Officials in a Texas city have directed residents to “stop all unnecessary water usage” as persistent drought conditions have left the water supply “vulnerable.”
Blanco, a small city west of Austin, had already been facing water conservation efforts since mid-June when officials announced Friday that the water company experienced a pipe break, making the situation all the more dire.
A small Texas city is under the highest level of water emergency possible amid a significant drought. Officials have asked community members to “stop all unnecessary water usage” as the problem persists. https://t.co/IW120f4Xc3
— CBS News (@CBSNews) July 17, 2023
“Today, a small pipe break in [Texas Water Company]’s system (a frequent occurrence) was enough for their delivery of water to the City of Blanco to stop altogether. Without water pumped in, the supply in our holding tank began to rapidly decline. Were this not quickly resolved, we would be on track for our City water system to run completely dry by midday tomorrow,” Mayor Mike Arnold stated in a press release.
The situation prompted officials to implement “Stage 6” water restrictions, the highest emergency level, as the mayor provided access to an old fire station for use as a water distribution center and provided non-potable water in a tanker for residents needing to provide for their livestock, the release stated. In the meantime, Texas Water Company began isolating and repairing the leak. (RELATED: ‘Dead Without Water’: Massive Desert Solar Projects Are Sucking Up Groundwater, Angering Locals)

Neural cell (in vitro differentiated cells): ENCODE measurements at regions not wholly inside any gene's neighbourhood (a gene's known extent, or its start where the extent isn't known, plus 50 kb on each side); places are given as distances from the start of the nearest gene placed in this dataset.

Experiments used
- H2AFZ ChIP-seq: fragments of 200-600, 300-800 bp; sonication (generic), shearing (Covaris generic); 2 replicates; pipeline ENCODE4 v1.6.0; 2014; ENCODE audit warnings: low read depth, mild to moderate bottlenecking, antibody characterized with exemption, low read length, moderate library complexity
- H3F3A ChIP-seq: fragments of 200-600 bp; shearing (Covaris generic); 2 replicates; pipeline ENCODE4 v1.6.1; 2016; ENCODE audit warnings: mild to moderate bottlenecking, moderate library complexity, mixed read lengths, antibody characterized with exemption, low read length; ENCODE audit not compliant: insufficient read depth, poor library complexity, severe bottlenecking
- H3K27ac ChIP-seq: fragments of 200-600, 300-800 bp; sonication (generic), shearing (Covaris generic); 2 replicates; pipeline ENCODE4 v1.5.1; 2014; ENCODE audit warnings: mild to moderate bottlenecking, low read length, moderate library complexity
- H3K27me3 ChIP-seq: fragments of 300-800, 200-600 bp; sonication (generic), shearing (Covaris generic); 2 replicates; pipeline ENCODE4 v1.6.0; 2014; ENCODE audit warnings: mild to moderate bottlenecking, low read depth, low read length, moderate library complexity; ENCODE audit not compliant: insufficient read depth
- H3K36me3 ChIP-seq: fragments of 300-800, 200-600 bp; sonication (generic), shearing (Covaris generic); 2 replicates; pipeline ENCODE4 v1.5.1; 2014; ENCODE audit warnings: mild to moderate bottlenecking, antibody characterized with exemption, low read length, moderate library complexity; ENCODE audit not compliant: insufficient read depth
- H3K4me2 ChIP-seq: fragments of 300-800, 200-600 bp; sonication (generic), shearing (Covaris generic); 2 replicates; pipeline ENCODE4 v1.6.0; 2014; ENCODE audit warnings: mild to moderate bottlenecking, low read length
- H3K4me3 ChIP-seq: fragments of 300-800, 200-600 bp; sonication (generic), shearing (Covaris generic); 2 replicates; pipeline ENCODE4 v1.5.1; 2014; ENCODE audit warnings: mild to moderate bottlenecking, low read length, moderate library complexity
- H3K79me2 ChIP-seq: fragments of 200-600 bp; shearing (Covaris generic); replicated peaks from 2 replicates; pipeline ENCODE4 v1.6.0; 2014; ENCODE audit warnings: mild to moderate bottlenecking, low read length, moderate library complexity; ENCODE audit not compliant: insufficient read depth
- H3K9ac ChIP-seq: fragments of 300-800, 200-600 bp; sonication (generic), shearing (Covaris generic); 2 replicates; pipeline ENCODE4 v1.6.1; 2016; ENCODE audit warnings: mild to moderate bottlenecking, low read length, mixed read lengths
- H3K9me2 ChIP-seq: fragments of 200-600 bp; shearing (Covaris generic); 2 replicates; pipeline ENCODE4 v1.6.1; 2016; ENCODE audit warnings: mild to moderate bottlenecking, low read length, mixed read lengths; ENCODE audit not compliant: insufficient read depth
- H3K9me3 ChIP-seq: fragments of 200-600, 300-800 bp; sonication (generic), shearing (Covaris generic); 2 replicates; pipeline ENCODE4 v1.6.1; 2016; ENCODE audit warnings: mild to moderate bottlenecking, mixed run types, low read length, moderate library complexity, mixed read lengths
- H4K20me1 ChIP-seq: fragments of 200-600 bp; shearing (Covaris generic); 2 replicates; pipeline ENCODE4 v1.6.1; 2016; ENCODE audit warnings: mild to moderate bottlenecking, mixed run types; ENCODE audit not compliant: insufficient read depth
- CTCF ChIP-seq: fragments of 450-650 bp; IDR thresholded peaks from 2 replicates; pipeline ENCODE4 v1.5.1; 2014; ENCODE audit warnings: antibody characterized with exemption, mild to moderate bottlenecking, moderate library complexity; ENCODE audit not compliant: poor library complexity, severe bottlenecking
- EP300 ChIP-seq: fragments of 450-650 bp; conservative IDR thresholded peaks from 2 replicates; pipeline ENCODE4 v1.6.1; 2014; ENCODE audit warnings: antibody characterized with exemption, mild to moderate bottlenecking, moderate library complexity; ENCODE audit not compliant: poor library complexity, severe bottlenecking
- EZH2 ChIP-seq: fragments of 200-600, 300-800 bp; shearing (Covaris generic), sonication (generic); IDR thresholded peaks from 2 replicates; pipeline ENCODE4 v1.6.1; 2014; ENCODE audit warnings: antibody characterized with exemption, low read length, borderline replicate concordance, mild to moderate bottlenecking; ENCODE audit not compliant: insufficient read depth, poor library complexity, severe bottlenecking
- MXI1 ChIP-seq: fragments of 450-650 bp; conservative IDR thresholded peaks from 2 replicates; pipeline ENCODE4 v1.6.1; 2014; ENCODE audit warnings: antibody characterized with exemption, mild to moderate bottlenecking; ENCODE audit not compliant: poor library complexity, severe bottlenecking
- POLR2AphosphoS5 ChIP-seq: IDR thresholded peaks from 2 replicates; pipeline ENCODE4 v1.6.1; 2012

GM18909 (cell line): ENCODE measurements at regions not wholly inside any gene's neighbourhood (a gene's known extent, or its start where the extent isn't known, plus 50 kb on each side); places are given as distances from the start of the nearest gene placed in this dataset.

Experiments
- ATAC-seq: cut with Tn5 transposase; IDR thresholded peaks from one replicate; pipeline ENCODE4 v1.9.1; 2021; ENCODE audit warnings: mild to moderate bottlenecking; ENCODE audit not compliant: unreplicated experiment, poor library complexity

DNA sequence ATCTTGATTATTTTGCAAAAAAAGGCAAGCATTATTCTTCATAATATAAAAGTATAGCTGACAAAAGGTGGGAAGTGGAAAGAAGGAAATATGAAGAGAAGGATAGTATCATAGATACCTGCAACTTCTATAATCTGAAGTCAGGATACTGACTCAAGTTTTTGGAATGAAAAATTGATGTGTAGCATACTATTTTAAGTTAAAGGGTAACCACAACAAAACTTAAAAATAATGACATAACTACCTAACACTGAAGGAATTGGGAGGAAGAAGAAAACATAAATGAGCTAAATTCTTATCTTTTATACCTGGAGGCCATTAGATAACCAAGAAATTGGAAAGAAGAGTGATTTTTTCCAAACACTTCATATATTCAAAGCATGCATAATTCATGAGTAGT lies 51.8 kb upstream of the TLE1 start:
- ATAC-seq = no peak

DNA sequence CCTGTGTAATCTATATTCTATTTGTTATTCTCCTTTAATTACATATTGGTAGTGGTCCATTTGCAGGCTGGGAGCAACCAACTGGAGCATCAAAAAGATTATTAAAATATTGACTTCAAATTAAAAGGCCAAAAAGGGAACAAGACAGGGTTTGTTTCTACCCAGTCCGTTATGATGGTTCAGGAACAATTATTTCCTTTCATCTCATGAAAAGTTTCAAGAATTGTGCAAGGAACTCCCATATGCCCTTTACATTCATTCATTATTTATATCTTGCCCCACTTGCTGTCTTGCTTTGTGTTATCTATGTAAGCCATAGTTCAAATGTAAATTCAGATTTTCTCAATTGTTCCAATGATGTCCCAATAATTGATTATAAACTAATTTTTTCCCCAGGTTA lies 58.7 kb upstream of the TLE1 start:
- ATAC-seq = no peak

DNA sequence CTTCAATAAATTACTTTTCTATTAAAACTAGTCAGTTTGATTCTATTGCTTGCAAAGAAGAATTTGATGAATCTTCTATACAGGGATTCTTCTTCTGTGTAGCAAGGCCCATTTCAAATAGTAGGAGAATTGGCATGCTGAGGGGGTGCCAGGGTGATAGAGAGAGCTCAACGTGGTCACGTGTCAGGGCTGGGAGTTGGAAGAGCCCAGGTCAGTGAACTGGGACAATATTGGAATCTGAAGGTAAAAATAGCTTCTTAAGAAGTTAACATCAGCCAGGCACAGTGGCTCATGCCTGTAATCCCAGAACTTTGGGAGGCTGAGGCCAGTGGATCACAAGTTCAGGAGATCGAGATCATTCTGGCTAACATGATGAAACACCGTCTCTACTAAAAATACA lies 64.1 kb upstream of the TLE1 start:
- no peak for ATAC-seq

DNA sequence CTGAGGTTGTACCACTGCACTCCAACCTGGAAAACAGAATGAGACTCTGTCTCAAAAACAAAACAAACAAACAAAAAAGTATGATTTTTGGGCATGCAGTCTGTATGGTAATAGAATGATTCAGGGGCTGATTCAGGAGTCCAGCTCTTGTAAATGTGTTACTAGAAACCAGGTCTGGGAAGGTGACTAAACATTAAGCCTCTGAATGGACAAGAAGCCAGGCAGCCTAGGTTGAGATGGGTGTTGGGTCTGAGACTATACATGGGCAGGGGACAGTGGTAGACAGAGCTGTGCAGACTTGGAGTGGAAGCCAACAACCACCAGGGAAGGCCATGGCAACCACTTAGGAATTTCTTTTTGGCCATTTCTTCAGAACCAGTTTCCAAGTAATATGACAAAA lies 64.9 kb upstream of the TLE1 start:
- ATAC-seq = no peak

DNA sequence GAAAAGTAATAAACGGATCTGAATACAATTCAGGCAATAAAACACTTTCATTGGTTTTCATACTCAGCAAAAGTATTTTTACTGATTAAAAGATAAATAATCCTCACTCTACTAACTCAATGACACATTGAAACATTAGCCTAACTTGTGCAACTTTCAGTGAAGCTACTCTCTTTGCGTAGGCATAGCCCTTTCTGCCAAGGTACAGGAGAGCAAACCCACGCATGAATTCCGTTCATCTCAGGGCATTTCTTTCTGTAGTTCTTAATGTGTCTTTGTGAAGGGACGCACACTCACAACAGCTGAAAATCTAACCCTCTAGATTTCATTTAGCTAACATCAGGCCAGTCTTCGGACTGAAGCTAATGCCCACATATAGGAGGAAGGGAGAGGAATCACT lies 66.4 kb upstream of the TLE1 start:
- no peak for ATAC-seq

The efforts served to stave off disaster, at least for the time being, with Arnold reporting on Sunday the city was “holding steady” but planned to remain at Stage 6 until conditions improved, which he hoped would be midday Monday.
“It would be wise for us all to expect we will be in situations like this from time to time until 1) our water plant is back online (anticipated early 2024), and 2) we can ultimately secure a sustainable, plentiful water source,” Arnold stated, urging residents to be “mindful” of their water use.